Stories Get Personal at KALW When Reporting on March 14 National School Walkout
By Ben Trefny, News Director, KALW Public Radio
It’s been quite a while since I’ve sent a blog, but it’s not for lack of goings on at KALW! In fact, I plan to post several in the next few weeks to give some highlights of the work being done by people in our Audio Academy and other training programs.
To that point, today I want to talk about a Crosscurrents show we aired on Wednesday, March 14th. We covered the national school walkout, and we put some creative thought into what content would contribute value to the conversation.
For the first time, we put a direct call out to high schoolers to hear what they thought would help keep them feeling safe in schools. We purposefully wanted to keep that concept broad, because safety for many kids goes well beyond concern of random mass murders by lone gunmen – it is an everyday occurrence that could involve bullying, gangs, ostracism, or any number of other unresolved issues.
A teacher at Richmond High School decided to take our request and turn it into an assignment for her students. The result is this piece, and this one, this one along with this poem which made it to our broadcast. It’s wonderful, and critical, to hear young voices, particularly around this issue, and I think we’ll make a habit of calling out for youth contributions.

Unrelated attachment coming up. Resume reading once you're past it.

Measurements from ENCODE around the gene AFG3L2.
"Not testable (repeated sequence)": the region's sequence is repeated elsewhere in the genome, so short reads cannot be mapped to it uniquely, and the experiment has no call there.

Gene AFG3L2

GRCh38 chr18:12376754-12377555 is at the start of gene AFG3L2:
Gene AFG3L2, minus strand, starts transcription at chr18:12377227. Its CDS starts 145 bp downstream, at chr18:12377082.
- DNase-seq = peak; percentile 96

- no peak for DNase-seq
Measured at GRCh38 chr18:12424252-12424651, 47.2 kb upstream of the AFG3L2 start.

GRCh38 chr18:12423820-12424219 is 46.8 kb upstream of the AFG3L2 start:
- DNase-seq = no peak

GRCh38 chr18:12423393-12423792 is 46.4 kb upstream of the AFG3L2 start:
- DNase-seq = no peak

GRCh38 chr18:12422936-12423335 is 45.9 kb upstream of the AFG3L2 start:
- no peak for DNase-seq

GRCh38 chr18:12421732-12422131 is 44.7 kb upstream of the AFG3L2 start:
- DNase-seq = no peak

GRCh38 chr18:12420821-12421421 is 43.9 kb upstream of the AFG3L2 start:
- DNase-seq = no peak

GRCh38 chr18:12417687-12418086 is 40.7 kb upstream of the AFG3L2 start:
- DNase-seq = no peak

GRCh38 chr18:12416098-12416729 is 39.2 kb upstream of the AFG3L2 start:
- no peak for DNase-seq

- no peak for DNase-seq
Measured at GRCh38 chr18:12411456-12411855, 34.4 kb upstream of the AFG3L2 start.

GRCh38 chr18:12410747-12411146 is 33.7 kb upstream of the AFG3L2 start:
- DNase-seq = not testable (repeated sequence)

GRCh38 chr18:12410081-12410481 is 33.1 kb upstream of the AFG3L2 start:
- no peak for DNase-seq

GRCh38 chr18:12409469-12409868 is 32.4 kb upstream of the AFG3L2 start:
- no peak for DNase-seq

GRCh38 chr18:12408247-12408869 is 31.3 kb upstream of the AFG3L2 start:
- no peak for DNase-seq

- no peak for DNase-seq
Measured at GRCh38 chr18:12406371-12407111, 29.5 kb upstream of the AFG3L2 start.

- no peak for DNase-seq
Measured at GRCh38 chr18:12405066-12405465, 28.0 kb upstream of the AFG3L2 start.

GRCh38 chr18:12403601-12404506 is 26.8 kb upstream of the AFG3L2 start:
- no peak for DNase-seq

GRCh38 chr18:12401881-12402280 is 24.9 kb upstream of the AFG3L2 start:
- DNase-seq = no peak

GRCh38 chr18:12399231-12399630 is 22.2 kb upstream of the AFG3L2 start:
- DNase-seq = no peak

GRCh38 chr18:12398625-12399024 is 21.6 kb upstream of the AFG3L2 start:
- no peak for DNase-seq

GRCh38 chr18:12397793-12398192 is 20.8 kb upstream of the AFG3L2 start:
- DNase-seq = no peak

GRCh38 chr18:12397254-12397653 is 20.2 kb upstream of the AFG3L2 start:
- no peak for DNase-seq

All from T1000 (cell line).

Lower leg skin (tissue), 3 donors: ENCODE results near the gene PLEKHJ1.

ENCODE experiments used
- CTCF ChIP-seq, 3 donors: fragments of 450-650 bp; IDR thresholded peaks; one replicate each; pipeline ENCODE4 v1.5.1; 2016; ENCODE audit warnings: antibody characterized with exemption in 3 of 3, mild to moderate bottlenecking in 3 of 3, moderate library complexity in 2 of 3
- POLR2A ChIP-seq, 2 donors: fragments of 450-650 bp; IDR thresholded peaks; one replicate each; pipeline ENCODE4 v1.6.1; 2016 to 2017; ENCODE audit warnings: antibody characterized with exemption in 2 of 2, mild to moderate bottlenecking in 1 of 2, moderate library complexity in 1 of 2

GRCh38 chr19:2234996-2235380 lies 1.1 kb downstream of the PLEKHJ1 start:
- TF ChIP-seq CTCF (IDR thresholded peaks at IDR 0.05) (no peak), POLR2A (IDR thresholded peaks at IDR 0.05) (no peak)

Also, I visited San Quentin State Prison with our team of editors at the end of February for a training session. Our conversations there with the San Quentin Radio reporters often turn to current events, and on that day, we talked about the murders in Parkland. It turned out the guys we work with had many thoughts, and a lot to say about safety and support in schools, generally. We decided that it could be powerful to hear the voices of incarcerated men speaking about gun control, access to guns, inclusion, exclusion, counseling, and other topics related to what helps kids thrive. Reporter Greg Eskridge put the work in, and he produced this piece, which aired in our show on March 14th.
Finally, I talked with two of our Audio Academy fellows, Zeina Nasr and Asal Ehsanipour, about covering the walkout that morning, carefully recording and categorizing sounds of the action and participants, and then bringing it back for our crew to work with and embed into a question and answer session to air later that day. I envisioned it as being something like the popular New York Times podcast The Daily, but featuring members of our Audio Academy. How did it come out? Hear for yourself by clicking here! And then continue on to read Asal’s recounting of the day’s work.
Here’s what she had to say:
Wednesday, March 14, marked one month since the shooting in Parkland, FL which killed 17 people at Stoneman Douglas High School. To commemorate the tragedy and build momentum on a movement against gun violence, the students in Parkland called on high school students across the nation to band together for a walkout.